The Reactive Strike Boxing Drill

by Fran on January 18, 2018


Your boxing training should incorporate lots of boxing drills. This is true regardless of where you are on your boxing journey, whether you are a beginner boxer or a seasoned competitor.

Even if you are using boxing purely for fitness purposes, boxing drills will improve your boxing technique which then will improve your overall fitness because more muscles and better endurance is required to maintain that technique.

There are a number of different way to work boxing drills. In this video I have chosen to show you a partner drill, also referred to as technical sparring (sparring without the punches to the head!)

This boxing drill video covers something I call the Reactive Strike and it’s a great basis for sound counterpunching.

The reactive strike is about using hand defences to react to an opponent’s punch – stopping the punch and responding in kind.

In essence, the fewer physical actions you need to take when an opponent throws a punch at you the better. By being efficient and using fewer physical actions you are more likely to a) stop the punch and b) get your counter punch to land.

Tip: Get your response back quickly otherwise the opening will be gone!

Comments and questions below



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{ 25 comments… read them below or add one }

Pug January 20, 2018 at 4:40 pm

Hi Fran,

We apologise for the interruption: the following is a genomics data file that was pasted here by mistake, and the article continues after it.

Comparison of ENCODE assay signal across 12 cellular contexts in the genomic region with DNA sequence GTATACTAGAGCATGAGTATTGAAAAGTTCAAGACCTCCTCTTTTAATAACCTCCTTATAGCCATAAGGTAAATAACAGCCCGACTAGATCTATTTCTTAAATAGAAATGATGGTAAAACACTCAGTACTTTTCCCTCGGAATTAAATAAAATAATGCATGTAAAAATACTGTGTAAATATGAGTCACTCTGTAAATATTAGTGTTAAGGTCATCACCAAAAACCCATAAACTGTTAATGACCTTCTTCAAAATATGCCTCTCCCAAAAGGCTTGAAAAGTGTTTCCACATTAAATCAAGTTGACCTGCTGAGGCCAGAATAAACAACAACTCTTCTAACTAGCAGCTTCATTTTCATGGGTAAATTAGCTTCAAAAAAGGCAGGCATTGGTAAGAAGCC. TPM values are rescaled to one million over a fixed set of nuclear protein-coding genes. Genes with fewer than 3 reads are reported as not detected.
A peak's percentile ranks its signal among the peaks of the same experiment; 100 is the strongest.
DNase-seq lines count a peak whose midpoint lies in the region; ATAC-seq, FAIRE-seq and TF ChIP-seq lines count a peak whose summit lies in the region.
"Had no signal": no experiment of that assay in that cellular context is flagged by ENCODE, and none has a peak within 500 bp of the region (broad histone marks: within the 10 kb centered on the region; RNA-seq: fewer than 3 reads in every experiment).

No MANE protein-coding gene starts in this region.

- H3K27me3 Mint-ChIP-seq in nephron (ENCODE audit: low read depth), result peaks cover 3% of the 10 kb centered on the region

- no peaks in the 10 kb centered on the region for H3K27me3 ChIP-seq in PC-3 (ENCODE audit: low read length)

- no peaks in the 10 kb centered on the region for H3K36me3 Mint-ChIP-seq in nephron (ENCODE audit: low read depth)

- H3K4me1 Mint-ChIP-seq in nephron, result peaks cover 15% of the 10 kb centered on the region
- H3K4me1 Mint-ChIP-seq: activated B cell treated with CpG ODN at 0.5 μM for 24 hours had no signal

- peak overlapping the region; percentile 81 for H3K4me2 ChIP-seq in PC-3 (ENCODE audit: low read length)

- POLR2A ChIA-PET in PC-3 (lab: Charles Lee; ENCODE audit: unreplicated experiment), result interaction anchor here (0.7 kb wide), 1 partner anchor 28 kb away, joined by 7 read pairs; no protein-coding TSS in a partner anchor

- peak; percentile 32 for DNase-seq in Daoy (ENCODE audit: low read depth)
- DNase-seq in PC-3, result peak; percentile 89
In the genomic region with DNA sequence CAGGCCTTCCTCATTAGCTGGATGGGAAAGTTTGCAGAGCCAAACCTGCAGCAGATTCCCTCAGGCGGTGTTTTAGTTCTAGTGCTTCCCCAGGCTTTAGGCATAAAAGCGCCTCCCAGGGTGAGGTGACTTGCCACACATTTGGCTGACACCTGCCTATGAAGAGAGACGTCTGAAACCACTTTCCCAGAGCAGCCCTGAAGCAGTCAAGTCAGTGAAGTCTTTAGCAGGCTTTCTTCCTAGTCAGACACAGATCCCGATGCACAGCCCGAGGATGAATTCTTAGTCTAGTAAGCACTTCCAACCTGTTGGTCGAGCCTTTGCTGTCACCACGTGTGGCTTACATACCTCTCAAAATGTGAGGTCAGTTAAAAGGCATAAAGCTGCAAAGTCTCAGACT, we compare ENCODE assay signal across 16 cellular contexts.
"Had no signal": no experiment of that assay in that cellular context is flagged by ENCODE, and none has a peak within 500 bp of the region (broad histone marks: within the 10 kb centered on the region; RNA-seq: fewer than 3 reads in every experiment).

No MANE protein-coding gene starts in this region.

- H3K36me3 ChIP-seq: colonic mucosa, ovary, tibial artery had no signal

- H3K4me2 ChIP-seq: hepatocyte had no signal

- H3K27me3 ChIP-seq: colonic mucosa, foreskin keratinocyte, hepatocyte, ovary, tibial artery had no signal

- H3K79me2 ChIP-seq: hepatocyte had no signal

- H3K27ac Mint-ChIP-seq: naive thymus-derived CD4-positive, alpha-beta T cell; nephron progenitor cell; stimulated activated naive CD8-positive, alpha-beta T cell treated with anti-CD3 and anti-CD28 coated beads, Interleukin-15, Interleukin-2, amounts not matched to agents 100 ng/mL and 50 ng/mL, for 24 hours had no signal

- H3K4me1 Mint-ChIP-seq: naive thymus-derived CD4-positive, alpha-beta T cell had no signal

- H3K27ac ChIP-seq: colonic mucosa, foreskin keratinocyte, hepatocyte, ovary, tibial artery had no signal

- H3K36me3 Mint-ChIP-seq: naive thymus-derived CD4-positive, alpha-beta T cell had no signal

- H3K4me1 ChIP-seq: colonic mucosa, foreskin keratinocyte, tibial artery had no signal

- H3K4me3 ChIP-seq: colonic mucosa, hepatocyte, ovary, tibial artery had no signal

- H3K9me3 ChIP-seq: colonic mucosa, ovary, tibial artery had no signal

..just reading some of the feedback re: what do you do in the event of a 1-2 combination. 1. Always anticipate the 2 is going to follow; 2. Combine the reactive catch/block-jab with an outside slip, shifting your right foot slightly to the right so you are in position to create an angle and you are out of range of the 2 forcing your opponent to turn; 3. Or, on retracting your jab turn your glove and cover your head while raising and turning your left shoulder inwards to the right to block the 2. You are then in position to counter with your own 2.


Fran January 22, 2018 at 8:08 pm

I hope people read this comment – it’s absolutely inch perfect. Thanks Pug…I need add nothing


Bob January 23, 2018 at 9:46 am

Yes, many thanks Pug. Great suggestions.


Pug January 20, 2018 at 4:32 pm

Hi again Fran,

…just reading some of the other feedback. In respect of the question re: what do you do in the case of a 1-2 combination. Combine the block with an outside slip so you’re already in position to step to the right (back foot) and create an angle. The other way is to always anticipate that the 2 will follow. Make sure you retract the jab properly and you are in position to raise your left glove while turning your left shoulder and the back of your glove into a block.


Fran January 22, 2018 at 8:06 pm

Peach. Working the 2 defenses withe the second defense providing the platform for the counter.


Bob January 19, 2018 at 5:40 pm

Great video as ever Fran. One question please, what happens if the jab is part of a 1-2? Does that mean that as you’re preoccupied blocking the jab and throwing your own jab back, the opponent’s right hand can smack you in the mouth? Hope that question makes sense!


Fran January 19, 2018 at 9:47 pm

🙂 Knew that question would come. I will do a video, but in essence it’s getting your jab off then executing another defence. So – block, jab, duck as a pre-determined sequence. Make sense?


Bob January 20, 2018 at 12:23 pm

Thanks Fran, yes that does make sense, the duck would help you avoid a double jab too I guess. Although It does strike me that you’re going to have to have to do this all very quickly to avoid a swift 1-2 or double jab?


Fran January 22, 2018 at 8:06 pm

Check Pug’s comment Bob – that’ll help


Frank Mitchell January 19, 2018 at 2:08 pm

Nice. Means alot more with an opponent there.


Fran January 19, 2018 at 9:45 pm

Cheers Frank, many more to come.


Allison Young January 19, 2018 at 11:57 am